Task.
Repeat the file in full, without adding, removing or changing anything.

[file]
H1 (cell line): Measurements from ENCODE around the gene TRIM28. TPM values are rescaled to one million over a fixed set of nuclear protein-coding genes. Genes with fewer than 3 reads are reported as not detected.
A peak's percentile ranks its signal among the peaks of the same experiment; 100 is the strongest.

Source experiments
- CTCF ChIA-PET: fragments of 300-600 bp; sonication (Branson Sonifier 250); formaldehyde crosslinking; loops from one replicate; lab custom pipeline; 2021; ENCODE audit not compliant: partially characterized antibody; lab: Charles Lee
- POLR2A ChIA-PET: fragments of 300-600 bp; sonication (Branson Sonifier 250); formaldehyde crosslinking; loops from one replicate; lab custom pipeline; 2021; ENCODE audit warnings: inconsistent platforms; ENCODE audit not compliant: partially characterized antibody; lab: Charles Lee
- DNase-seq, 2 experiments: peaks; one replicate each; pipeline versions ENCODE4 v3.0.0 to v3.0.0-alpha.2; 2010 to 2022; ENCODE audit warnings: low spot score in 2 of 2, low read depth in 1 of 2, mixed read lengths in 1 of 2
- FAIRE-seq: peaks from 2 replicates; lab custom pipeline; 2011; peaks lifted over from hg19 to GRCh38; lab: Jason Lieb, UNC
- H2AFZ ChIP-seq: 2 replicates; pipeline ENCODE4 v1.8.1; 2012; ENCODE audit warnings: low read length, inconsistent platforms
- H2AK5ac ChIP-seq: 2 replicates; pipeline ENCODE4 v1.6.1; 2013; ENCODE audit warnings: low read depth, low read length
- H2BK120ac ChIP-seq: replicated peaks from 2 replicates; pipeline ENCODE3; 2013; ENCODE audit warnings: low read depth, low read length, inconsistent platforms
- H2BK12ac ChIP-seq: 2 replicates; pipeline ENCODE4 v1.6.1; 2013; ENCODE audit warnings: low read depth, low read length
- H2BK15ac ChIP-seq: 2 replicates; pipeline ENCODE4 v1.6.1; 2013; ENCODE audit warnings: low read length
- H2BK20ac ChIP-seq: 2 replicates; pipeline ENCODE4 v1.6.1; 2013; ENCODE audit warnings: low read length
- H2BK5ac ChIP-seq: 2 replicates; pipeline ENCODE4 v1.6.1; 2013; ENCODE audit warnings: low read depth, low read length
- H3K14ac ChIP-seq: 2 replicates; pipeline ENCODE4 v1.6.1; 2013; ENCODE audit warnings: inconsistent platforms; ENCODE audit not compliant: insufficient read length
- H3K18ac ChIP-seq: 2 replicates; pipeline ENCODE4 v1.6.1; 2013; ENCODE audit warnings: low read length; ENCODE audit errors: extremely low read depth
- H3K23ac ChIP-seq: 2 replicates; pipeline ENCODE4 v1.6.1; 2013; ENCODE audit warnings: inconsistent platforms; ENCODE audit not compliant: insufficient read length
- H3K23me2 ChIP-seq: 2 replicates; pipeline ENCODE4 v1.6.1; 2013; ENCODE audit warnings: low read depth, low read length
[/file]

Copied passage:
H1 (cell line): Measurements from ENCODE around the gene TRIM28. TPM values are rescaled to one million over a fixed set of nuclear protein-coding genes. Genes with fewer than 3 reads are reported as not detected.
A peak's percentile ranks its signal among the peaks of the same experiment; 100 is the strongest.

Source experiments
- CTCF ChIA-PET: fragments of 300-600 bp; sonication (Branson Sonifier 250); formaldehyde crosslinking; loops from one replicate; lab custom pipeline; 2021; ENCODE audit not compliant: partially characterized antibody; lab: Charles Lee
- POLR2A ChIA-PET: fragments of 300-600 bp; sonication (Branson Sonifier 250); formaldehyde crosslinking; loops from one replicate; lab custom pipeline; 2021; ENCODE audit warnings: inconsistent platforms; ENCODE audit not compliant: partially characterized antibody; lab: Charles Lee
- DNase-seq, 2 experiments: peaks; one replicate each; pipeline versions ENCODE4 v3.0.0 to v3.0.0-alpha.2; 2010 to 2022; ENCODE audit warnings: low spot score in 2 of 2, low read depth in 1 of 2, mixed read lengths in 1 of 2
- FAIRE-seq: peaks from 2 replicates; lab custom pipeline; 2011; peaks lifted over from hg19 to GRCh38; lab: Jason Lieb, UNC
- H2AFZ ChIP-seq: 2 replicates; pipeline ENCODE4 v1.8.1; 2012; ENCODE audit warnings: low read length, inconsistent platforms
- H2AK5ac ChIP-seq: 2 replicates; pipeline ENCODE4 v1.6.1; 2013; ENCODE audit warnings: low read depth, low read length
- H2BK120ac ChIP-seq: replicated peaks from 2 replicates; pipeline ENCODE3; 2013; ENCODE audit warnings: low read depth, low read length, inconsistent platforms
- H2BK12ac ChIP-seq: 2 replicates; pipeline ENCODE4 v1.6.1; 2013; ENCODE audit warnings: low read depth, low read length
- H2BK15ac ChIP-seq: 2 replicates; pipeline ENCODE4 v1.6.1; 2013; ENCODE audit warnings: low read length
- H2BK20ac ChIP-seq: 2 replicates; pipeline ENCODE4 v1.6.1; 2013; ENCODE audit warnings: low read length
- H2BK5ac ChIP-seq: 2 replicates; pipeline ENCODE4 v1.6.1; 2013; ENCODE audit warnings: low read depth, low read length
- H3K14ac ChIP-seq: 2 replicates; pipeline ENCODE4 v1.6.1; 2013; ENCODE audit warnings: inconsistent platforms; ENCODE audit not compliant: insufficient read length
- H3K18ac ChIP-seq: 2 replicates; pipeline ENCODE4 v1.6.1; 2013; ENCODE audit warnings: low read length; ENCODE audit errors: extremely low read depth
- H3K23ac ChIP-seq: 2 replicates; pipeline ENCODE4 v1.6.1; 2013; ENCODE audit warnings: inconsistent platforms; ENCODE audit not compliant: insufficient read length
- H3K23me2 ChIP-seq: 2 replicates; pipeline ENCODE4 v1.6.1; 2013; ENCODE audit warnings: low read depth, low read length